Three former Louisiana State Racing Commission members, including the ex-president of the New Orleans Fair Grounds, are facing state conflict of interest charges.
The Louisiana Board of Ethics has filed charges against Bryan Krantz, who still owns the land on which the Fair Grounds is located; Neal Cormier, of Lake Charles; and Paul Anthony Bourgeois, of Church Point, involving business they did with companies or individuals licensed or regulated by the commission while they served as members.
A legislative auditor’s report issued in May 2011 cited the potential conflicts by commissioners. The report said despite Ethics Board opinions issued in November 2008 banning certain business relationships, the three commissioners continued to serve while not resolving conflicts.
All commissioners serve at the pleasure of the governor.
The Ethics Board voted to file charges against the three in secret session on April 19. The charges were filed with the Ethics Adjudicatory Board on May 18, according to newly released documents.
“This will test the dynamics between the obvious necessity to have people on boards and commissions involved in the business on the one hand and the Ethics Board’s newfound perception of violations of the ethics code on the other hand,” Krantz’s attorney Gray Sexton said Monday.
Sexton said the contract the Ethics Board is questioning was in existence years before Krantz became a member of the racing commission, which the board has previously said “trumps any violation.”
Bourgeois’ attorney, Nicholas Bellard, said his client does not own enough of the business for the conflict of interest law to even be triggered. In addition, Bellard said, Bourgeois has not worked at the business which serves the general public for more than ten years.
The Ethics Board alleges that:
- Krantz “received a thing of economic value, in the form of lease payments, for services provided to or for Churchill Downs Louisiana Horseracing Company, LLC,” at a time when Churchill Downs operated an off-track betting and racetrack that was licensed and regulated by the racing commission. The lease payments were made to Family Racing Ventures for use of a building while Krantz was a commission member Aug. 1, 2008, through Dec. 2, 2010. Krantz owned 50 percent interest in Family Racing Ventures.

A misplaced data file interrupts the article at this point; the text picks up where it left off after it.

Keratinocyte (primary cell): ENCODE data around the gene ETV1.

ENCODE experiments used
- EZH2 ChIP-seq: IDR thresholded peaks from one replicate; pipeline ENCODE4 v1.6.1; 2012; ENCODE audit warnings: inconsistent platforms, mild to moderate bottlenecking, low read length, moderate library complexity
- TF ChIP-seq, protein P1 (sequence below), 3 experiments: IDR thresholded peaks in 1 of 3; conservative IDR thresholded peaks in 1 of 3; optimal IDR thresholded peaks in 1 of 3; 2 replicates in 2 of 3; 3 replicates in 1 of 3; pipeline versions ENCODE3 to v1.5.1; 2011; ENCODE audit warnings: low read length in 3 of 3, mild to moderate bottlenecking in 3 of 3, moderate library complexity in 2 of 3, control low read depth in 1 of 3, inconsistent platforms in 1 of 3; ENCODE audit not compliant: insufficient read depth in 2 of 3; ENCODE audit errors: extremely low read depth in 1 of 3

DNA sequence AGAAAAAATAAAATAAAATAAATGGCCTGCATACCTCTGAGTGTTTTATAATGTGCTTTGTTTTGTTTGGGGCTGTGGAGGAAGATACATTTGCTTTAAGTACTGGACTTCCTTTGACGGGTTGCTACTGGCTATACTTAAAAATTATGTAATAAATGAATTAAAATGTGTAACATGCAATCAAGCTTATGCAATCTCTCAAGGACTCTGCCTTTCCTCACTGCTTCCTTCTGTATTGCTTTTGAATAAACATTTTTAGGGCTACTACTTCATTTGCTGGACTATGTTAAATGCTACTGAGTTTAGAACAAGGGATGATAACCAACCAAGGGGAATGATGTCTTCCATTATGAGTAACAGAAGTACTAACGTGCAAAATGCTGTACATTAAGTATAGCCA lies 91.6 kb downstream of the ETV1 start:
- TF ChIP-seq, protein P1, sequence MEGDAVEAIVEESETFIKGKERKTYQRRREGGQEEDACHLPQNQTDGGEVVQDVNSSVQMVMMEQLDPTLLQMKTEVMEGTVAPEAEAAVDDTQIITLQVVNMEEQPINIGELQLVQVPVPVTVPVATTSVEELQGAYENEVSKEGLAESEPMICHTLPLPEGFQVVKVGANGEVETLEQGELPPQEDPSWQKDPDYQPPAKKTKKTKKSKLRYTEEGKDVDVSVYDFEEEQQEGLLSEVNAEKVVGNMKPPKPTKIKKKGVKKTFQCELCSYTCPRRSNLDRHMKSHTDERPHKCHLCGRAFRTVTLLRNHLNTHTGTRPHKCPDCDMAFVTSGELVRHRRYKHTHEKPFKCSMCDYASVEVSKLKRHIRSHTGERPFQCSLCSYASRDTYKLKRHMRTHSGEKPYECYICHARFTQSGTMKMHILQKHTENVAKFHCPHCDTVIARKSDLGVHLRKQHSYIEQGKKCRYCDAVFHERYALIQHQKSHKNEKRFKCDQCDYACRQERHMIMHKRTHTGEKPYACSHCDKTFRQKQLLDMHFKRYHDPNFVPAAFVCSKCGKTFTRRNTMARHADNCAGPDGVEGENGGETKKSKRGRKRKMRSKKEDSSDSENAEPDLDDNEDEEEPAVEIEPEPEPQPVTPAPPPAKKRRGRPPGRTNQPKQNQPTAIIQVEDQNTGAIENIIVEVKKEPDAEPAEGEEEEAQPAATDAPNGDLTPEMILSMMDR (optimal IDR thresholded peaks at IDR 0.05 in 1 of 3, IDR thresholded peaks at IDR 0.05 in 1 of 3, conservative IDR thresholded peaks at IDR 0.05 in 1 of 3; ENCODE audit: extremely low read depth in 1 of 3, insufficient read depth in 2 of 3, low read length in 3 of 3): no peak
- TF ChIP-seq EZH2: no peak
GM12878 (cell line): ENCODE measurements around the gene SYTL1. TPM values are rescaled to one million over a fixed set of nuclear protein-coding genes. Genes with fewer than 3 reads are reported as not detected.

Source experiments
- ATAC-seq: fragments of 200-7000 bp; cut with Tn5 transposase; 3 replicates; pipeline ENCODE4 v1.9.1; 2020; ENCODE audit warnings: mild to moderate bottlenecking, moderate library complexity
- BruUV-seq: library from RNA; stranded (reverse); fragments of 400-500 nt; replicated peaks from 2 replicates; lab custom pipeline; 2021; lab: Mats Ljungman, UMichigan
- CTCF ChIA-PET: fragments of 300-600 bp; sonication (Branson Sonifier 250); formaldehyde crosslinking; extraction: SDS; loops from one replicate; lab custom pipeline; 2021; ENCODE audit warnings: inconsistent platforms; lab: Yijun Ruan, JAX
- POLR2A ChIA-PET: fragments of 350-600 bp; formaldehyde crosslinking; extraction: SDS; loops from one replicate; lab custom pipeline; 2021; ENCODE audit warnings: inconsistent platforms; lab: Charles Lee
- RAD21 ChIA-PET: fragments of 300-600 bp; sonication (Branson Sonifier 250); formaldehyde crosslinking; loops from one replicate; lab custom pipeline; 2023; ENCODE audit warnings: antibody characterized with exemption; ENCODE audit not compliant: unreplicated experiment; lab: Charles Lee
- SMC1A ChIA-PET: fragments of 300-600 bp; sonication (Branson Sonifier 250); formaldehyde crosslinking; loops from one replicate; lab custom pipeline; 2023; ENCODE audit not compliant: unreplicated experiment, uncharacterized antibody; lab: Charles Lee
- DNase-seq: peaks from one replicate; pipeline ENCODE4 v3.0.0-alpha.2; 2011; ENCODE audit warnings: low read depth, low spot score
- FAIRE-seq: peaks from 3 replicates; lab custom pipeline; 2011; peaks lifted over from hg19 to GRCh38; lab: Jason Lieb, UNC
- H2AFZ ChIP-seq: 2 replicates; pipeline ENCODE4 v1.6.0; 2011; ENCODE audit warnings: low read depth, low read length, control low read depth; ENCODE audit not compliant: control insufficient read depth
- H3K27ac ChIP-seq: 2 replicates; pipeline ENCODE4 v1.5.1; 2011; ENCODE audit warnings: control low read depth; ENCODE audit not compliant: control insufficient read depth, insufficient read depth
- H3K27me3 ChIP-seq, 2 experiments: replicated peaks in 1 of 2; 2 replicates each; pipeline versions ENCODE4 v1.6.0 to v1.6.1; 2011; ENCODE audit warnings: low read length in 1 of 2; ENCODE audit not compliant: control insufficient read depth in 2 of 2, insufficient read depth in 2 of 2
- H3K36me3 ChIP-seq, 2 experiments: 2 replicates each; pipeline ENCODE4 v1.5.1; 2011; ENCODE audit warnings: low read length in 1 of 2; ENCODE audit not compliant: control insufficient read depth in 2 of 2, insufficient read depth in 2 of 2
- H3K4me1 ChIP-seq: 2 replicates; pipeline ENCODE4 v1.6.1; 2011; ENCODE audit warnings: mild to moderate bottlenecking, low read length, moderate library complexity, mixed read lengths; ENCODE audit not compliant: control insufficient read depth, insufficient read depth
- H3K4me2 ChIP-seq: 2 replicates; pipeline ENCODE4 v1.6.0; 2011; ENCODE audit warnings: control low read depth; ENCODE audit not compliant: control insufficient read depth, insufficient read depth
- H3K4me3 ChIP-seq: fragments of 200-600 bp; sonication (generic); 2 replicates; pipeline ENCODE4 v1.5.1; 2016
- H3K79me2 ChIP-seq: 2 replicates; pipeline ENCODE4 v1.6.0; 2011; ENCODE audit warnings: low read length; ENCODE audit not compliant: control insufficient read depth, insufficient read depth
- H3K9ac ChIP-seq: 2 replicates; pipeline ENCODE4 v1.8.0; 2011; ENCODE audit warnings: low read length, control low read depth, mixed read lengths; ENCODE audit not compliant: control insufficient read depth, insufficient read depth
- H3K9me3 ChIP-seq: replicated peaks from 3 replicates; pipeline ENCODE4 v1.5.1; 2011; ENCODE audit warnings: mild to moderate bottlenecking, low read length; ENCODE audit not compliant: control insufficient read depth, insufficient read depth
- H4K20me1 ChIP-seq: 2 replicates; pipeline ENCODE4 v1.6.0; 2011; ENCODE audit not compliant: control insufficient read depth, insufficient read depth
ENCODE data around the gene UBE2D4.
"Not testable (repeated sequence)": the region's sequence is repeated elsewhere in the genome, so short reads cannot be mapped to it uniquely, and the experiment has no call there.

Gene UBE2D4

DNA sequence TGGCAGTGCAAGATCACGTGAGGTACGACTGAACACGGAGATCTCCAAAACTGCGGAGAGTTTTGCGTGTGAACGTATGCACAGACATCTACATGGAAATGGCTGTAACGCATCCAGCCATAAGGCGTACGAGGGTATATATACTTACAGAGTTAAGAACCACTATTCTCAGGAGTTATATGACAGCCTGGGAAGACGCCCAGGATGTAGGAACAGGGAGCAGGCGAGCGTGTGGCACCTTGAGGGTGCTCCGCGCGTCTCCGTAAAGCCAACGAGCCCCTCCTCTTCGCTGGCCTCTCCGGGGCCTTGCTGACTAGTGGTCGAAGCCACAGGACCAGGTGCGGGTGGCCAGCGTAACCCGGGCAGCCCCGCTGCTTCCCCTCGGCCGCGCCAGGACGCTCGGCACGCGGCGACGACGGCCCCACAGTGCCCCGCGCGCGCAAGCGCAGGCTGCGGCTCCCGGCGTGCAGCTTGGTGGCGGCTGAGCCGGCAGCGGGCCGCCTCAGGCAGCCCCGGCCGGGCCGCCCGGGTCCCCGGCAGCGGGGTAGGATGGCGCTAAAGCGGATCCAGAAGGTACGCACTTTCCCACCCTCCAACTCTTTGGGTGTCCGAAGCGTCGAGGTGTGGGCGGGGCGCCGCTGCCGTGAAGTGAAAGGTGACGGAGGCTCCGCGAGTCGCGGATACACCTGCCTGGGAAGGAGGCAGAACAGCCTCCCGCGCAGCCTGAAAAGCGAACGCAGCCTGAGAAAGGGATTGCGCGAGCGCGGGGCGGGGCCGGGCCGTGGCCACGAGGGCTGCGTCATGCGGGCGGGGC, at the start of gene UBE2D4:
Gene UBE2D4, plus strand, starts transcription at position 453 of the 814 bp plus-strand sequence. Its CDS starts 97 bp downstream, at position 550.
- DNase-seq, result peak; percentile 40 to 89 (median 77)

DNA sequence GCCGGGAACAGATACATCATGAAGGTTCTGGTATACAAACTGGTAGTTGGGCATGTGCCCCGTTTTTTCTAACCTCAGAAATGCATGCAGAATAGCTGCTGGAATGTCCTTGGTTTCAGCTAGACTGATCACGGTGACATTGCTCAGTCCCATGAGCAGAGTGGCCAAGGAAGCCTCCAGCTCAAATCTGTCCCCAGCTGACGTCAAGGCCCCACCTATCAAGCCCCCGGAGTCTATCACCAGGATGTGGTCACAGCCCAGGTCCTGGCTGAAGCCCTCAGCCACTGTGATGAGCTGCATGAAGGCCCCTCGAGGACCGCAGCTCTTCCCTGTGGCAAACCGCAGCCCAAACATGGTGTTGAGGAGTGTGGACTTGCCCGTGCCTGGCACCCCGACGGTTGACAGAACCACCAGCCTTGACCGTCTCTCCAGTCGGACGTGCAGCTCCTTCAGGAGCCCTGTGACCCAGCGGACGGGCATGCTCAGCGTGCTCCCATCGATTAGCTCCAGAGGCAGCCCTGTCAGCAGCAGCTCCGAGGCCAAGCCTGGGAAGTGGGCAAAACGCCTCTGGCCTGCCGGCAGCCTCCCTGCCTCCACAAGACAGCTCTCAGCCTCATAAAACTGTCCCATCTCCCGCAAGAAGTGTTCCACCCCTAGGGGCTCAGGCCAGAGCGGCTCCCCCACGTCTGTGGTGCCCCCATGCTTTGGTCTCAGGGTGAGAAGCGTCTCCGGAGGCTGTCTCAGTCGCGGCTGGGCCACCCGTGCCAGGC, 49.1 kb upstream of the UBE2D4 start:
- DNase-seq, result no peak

- Cormier, owner of NBC Stables Inc., “received things of economic value, in the form of lease payments, for the leasing of immovable property to or for racehorse trainers and racehorse owners,” at a time when those racehorse trainers and racehorse owners were licensed and regulated by the racing commission. The charges list 18 individuals who rented horse stable space from NBC Stables, a Lake Charles farm with stables and racehorse training facilities. The board said the activity occurred while Cormier served on the commission from Aug. 1, 2008, until June 29, 2011.
- Bourgeois’ company, Anthony’s Feed and Farm Supply, “routinely sold Mr. Keith Bourgeois horse supplies and feed” from Aug. 1, 2008, through June 29, 2011.
The board alleged that Bourgeois “received a thing of economic value for services provided to or for Mr. Keith Bourgeois,” at a time when Bourgeois was a licensed horse trainer in Louisiana, an operation or activity regulated by the racing commission.
Under state law, violations are subject to a maximum $10,000 fine and there is the potential additional assessment of one-and-a-half times the amount received.